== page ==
Monday, October 27, 2014

Allergy-Safe Trick-or-Treating Tips

By Kelley Lindberg


It's all about the adventure, not the candy!
Trick-or-treating can be one of the scariest aspects of Halloween for parents of food-allergic children. But for the kids, it’s one of the most fun parts. So what should the parent of a food-allergic child do? For most of us, our first instinct is to keep them home, period. But our second instinct is often to find safe ways to help our child experience life the way “normal” kids do, rather than letting food allergies define or limit them.

So is it possible to make trick-or-treating a safer activity? You bet.

First, remember that for kids, while they get excited about all the candy, it’s really the adventure of dressing up and going door-to-door that’s important. So help them focus on the “adventure” part of the night, not the candy, and realize that you CAN make trick-or-treating safe.

Here are some tips for safe trick-or-treating:

Tip #1: No nibbling until you're home!
Before going out, remind everyone that no one eats anything until everyone gets home and the parent reads the label on every piece of candy. That way, no one is eating unidentified foods and having a reaction while you’re out in the dark a block away from home. Make sure the kids agree, understand, and agree again. No one sneaks anything (not even Dad).

Tip #2: Wear gloves.
If your child is super-sensitive to an ingredient, have them wear gloves with their costume, so that any allergenic candy that touches their hand on the way into the bag doesn’t cause a skin reaction. Toss the glove in the wash or in the trash when you get home.

Tip #3: Only eat candy with labels!
Unlabeled candy is assumed to be unsafe. Period. The only exceptions are brand-name candies that you are already very familiar with and know are safe. (For example, I know Starbursts and Skittles are okay for my son, so I’ll let him keep those.) If there is a type of candy that he’s particularly interested in, I might promise to look for it at the store the next day, and read the ingredients there. But it goes into a separate container until we’ve seen it at the store and verified its safety. See my post from Oct 20, “Allergy-Free Halloween Candy Round-Up 2014, Part 2 (Local Stores),” for a list of many Halloween candies and their ingredients – it might help you sort through what isn’t safe.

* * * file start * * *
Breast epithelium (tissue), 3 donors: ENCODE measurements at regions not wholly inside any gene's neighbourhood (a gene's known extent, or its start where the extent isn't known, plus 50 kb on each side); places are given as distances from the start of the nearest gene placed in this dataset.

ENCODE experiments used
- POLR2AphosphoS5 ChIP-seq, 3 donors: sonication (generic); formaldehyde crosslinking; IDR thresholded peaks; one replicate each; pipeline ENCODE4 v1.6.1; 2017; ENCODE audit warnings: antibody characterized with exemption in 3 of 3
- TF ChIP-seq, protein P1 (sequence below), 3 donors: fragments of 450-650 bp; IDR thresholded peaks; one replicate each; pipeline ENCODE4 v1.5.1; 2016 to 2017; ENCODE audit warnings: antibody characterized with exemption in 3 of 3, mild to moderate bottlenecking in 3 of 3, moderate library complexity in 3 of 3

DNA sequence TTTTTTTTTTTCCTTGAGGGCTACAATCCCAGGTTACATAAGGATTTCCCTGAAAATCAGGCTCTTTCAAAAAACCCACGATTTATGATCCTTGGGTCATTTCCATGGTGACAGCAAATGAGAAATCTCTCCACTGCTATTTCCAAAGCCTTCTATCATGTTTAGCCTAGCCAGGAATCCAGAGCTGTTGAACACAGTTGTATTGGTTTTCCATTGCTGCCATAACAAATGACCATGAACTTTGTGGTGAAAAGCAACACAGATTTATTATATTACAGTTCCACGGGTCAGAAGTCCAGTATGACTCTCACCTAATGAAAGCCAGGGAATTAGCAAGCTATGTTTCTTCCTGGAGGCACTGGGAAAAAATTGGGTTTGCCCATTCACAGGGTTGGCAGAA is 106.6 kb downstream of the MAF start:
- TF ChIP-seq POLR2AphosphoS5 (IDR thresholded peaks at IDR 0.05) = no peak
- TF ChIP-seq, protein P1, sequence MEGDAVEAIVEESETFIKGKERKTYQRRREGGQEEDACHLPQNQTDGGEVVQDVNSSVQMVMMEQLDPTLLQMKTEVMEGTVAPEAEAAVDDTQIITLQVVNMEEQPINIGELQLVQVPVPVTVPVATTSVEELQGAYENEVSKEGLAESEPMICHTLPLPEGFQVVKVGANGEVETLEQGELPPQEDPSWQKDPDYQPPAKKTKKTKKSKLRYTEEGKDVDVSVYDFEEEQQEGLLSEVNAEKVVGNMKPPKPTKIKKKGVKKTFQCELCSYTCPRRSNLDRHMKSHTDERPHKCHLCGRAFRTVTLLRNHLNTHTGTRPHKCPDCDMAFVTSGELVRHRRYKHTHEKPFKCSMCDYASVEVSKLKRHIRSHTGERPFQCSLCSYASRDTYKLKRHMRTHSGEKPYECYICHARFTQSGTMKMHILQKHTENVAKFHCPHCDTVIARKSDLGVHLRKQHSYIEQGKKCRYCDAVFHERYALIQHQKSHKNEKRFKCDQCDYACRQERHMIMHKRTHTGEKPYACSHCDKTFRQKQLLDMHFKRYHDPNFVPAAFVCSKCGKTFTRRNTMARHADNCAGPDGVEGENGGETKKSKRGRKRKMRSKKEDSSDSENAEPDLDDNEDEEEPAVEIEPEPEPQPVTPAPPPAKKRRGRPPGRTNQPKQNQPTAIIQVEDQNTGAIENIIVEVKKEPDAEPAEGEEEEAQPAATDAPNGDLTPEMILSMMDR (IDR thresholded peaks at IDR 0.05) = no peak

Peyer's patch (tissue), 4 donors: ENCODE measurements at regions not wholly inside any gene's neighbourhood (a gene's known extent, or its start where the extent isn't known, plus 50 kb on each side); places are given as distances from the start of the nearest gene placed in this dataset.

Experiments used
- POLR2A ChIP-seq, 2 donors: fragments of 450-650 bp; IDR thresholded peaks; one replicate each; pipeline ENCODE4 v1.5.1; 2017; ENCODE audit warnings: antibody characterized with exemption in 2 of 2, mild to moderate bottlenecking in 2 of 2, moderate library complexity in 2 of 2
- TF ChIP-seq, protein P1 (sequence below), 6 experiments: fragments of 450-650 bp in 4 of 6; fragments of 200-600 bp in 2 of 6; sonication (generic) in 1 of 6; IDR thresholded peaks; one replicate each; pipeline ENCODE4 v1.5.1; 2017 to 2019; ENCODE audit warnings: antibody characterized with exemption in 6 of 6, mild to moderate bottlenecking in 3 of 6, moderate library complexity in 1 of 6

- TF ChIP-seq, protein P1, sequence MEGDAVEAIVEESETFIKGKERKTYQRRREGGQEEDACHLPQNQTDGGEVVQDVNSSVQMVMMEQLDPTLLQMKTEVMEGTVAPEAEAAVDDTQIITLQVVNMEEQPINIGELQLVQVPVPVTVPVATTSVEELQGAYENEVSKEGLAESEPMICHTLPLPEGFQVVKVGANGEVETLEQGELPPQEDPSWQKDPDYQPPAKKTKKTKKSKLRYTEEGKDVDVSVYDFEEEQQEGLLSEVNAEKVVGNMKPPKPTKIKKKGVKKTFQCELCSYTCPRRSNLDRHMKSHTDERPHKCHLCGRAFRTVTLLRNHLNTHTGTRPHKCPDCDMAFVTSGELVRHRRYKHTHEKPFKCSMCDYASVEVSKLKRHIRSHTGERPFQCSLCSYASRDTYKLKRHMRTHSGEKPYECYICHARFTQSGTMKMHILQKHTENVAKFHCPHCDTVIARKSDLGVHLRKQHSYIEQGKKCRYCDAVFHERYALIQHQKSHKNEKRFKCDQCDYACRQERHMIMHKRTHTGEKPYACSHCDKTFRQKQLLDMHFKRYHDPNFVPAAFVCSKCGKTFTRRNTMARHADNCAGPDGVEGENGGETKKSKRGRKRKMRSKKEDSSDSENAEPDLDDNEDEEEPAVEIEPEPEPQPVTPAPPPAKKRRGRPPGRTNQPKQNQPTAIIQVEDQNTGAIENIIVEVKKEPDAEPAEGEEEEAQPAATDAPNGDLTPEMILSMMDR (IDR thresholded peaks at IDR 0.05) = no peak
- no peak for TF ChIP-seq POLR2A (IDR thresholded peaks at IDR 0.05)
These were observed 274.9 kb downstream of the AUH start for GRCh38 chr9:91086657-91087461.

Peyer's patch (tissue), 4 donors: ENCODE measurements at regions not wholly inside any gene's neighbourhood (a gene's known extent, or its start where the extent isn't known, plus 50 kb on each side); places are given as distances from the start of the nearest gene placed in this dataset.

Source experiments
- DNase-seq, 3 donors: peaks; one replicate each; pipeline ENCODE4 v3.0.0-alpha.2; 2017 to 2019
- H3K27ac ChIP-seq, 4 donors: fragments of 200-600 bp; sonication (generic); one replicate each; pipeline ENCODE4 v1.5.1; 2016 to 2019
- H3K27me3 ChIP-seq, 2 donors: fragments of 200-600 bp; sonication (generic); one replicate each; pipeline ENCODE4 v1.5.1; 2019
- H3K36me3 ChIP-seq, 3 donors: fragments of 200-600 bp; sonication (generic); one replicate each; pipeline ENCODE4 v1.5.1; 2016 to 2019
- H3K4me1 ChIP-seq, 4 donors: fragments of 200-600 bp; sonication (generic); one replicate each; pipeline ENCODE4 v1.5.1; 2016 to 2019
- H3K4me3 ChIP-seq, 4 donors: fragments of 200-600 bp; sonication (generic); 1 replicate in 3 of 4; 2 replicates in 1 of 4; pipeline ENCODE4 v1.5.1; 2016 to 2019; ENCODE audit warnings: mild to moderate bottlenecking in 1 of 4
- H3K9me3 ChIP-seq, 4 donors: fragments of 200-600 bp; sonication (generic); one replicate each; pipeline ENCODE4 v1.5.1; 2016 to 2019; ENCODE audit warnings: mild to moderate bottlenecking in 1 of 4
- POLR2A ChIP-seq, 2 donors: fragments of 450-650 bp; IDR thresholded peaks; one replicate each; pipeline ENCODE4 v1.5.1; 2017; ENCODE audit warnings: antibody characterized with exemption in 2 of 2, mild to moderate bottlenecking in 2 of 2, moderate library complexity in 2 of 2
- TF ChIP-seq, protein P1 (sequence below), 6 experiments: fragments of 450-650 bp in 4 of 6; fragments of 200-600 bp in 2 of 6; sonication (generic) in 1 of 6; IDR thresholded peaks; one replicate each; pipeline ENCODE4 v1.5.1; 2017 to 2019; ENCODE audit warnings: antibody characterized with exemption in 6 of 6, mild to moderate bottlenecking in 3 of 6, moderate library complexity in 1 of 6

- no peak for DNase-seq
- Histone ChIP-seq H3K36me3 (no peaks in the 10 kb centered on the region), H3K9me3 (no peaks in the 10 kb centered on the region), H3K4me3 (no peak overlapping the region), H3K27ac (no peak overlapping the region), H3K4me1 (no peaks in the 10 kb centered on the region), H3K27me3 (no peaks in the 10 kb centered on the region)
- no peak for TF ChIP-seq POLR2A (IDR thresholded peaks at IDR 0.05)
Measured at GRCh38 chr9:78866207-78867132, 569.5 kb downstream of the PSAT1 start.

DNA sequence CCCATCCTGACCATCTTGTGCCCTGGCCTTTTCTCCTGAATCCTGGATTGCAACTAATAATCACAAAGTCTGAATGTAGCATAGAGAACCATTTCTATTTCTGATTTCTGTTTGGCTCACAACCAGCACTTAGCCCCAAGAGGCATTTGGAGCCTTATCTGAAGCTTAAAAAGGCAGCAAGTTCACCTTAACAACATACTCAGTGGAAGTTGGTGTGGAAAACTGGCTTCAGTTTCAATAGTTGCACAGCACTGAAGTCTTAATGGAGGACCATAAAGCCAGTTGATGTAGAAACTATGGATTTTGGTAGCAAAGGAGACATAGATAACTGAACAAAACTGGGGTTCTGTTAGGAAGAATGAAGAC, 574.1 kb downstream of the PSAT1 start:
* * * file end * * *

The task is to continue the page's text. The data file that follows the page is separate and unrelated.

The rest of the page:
Tip #4: Plan a few “safe houses.”
A day or two before Halloween, try setting up a network of “safe houses”—families in your neighborhood who will agree to have some “safe” candy or non-food treats to give to your child. (You can even give them the safe treats to give to your child!) Most neighbors would be more than happy to accommodate your child if they know ahead of time. No one wants to think they’re ruining a child’s big night. You’d be surprised how willing most people are to help. And with this year’s Teal Pumpkin Project going strong, look for those teal pumpkins that indicate they have non-food treats available. See FARE’s website for more info about the Teal Pumpkin Project.  

Tip #5: Take epinephrine autoinjectors with you.